A lady from Seymour named Patty and I had landed in a nest of NSSF sign wavers. A guy behind us said, “You're in the safest place in Newtown. Every one of us is carrying.” Patty muttered, “I don't feel so safe.” The big fellow next to her took over, a lieutenant colonel sort in mufti. He certainly had a strong voice and an endless store of marvelous statistics. How he went on. “Eighty three percent of Newtowners support the goals of the NRA” (or some such number or “fact”). “The NRA has spent so many hundreds of thousands (or millions?) of dollars on gun safety; you know how much you all have invested? Zero!” He cited half the amendments to the Constitution to prove that he was on close terms with the lot, not just the Second. He was a passionate true believer. I should have said . . . what?
Words? They'd have bounced like rubber bullets off a clanking tank. We're taught to resist evil and to love our enemies. Dang. What kind of a witness was I? I knew what to do, but how, especially when my very warm head, North Wind or not, was smoking with snappy responses? Fortunately, I suppose, Mr. Light Colonel just kept on talking. Patty's Christian smile seemed to soften his volume as she, spotting some friends, freed herself and departed. Moments later, when the North Wind (the Holy Spirit?) exhaled right through my down jacket and tried to rip that sign from my grip, I grunted, not too convincingly, “I love you,” and headed for my car. Oh well, self examination season approaches; perhaps a good Lenten wrestle with Monday's questions? I should. I should.
Sorry this is late, Partner. The Church printer has been down for two weeks. Make haste to be kind.
By Karen Gardner
On January 19th, seven Trinity members, Karen and Bob Gardner, Judy LaCroix, George Rockwell, Jean Maurice Calmels, George Duncan, and Mark Benedict traveled to Dorothy Day Hospitality House in Danbury where we prepared and served a meal consisting of meat loaf, roasted potatoes, mixed vegetables, fruit cocktail and assorted donated desserts to over 100 guests.
For several years this group, along with others from Trinity, most notably Martha Dayton, have been serving the needy by providing them with a warm, home-cooked meal on the third Tuesday of the month.
The next scheduled visit is February 16th. Everyone is welcome to join in this ministry.
Most of the meal is prepared at Trinity the night before and then brought to Dorothy Day by 1:00 p.m. The meal is served between 3:15 and 4:45. Most of the volunteers are back to Trinity by 6:00.
by Gordon Strother
Here's a vision. We, our Trinity family, are the confident-appearing circus athlete standing on the grounded end of a see-saw. Swinging above the other end is our marvelous Visioning Team, an athlete like us (well, us too, sort of; it's my vision), jazzily attired and appearing just as confident. If all goes well, if the timing is just right, if we've trained well for this moment, jazzily attired will sail off the swing, land gracefully on the empty end, and hurl us heavenward in our beautiful Episcopal colors. I don't know about you, Partner, but I think we're all a little scared. Where will we land? It's a teeter-totter image to start with, and now it is fading in the gray mists that dampen our form fitting sweats these early January mornings.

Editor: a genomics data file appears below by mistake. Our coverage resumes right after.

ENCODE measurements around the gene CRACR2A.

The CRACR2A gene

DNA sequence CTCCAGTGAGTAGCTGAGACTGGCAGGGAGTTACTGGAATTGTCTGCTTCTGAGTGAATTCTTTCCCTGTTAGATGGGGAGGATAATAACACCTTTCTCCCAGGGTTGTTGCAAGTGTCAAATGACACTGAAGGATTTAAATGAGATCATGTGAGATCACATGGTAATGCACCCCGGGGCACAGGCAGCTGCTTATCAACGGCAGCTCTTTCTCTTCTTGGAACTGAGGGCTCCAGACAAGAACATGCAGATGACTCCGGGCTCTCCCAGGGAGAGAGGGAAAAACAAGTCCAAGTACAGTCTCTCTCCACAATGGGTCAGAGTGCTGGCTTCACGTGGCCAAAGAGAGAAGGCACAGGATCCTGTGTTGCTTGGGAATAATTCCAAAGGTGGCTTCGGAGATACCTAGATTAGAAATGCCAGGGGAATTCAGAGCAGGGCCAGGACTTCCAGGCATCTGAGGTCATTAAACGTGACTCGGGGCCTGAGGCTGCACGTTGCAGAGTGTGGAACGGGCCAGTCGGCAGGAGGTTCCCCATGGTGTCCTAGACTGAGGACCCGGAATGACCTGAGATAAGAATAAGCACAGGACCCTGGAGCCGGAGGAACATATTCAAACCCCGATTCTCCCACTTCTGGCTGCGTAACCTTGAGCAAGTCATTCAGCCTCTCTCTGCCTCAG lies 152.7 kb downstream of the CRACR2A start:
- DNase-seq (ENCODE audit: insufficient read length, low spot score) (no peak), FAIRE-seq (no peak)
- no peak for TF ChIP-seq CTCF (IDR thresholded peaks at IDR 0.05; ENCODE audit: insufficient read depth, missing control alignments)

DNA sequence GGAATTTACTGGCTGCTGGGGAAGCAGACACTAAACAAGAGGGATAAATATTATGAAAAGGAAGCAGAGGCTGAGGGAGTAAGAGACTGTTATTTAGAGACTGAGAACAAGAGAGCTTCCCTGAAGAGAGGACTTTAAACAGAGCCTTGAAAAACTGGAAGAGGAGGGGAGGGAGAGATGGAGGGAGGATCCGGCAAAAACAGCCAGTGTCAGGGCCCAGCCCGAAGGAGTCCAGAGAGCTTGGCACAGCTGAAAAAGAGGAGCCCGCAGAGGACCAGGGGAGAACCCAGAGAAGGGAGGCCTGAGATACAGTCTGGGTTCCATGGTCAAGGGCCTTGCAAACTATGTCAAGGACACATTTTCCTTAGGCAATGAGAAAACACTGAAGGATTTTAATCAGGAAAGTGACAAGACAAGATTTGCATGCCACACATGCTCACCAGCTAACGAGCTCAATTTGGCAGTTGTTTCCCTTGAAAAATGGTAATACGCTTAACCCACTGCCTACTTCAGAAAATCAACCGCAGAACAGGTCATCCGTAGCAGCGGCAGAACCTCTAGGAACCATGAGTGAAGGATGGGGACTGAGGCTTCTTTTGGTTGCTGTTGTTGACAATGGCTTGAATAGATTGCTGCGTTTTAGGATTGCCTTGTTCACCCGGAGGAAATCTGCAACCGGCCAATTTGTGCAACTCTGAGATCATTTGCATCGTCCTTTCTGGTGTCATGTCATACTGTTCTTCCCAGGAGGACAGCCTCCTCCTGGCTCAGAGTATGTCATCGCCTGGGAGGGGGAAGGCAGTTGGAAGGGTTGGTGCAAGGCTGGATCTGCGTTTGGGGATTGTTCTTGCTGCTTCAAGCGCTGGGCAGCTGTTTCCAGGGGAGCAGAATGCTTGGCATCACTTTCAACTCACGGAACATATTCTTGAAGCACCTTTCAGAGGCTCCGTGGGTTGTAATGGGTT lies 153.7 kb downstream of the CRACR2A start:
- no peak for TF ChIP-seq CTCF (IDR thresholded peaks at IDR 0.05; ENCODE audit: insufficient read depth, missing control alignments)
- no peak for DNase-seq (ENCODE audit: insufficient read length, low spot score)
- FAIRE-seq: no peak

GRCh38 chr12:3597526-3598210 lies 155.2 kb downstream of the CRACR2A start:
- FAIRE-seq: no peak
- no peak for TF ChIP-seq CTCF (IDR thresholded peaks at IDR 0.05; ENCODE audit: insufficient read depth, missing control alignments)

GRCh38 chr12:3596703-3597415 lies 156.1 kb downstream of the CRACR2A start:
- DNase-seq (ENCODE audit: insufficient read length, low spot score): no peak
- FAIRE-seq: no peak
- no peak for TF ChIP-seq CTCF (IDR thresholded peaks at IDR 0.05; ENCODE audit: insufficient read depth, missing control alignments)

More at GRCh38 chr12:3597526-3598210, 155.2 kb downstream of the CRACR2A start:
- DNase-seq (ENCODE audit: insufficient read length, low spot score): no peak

Does your landing point look like mine, Partner? I very much cherish our traditions: the music; the Book of Common Prayer,our guide; the seasons of our calendar. But will these be impediments for those we might be calling to join our family? For our new brothers and sisters from El Salvador? For those black neighbors and those poor of all shades seeking a spiritual home, who, if we land just right, might come forward from their shyly chosen back pews to which our daring leap had drawn them, to uninhibitedly join us in our happy Peace fests? For those of the demographic multitude through which I, and perhaps you, Partner, once so confidentially strutted: those twenties, those thirties and up, skeptical, scornful of religion and particularly of one calling itself Christian? For forty years I was one such smart feller, and my heart goes out to those poor blockheads. My sons live and move within that demographic crowd, so my heart quickens for them in particular. But for all who may hesitate to join our family, my inner voice yells, “Jump! There's room for you.” May all impediments be spanned. Together may we enjoy one beautiful landing.
They need us. We need them. The guy in the jazzy pants is signaling. He's floating through the air with the greatest of ease. The bass drummer and the guy with the sousaphone are striking up Entrance of the Gladiators. And here we go! Rising heavenward in our beautiful Episcopal colors. Pray for our Visioning Team. Pray for us and for all of God's children. Happy New Year.
Our caring does not end at our church doors. God calls us to reach out to our community and the world. At Trinity we cultivate a culture that encourages members to regularly engage with, listen to, walk with, learn from, and develop relationships with those around us representing different racial and ethnic groups and social classes as we discern how to better prepare for and witness the Kingdom of God in the larger community.
We invite you to check these pages often for news on activities and insight from parishioners as we move forward on this journey.
Why is the Trinity Bell Ringing?
Parishioner Gordon Strother, as part of a ministry created by deathpenalty.org, tolls the bell at 6pm for two minutes on the evenings of a scheduled execution anywhere in the United States. Gordon has participated in this ministry for over 12 years.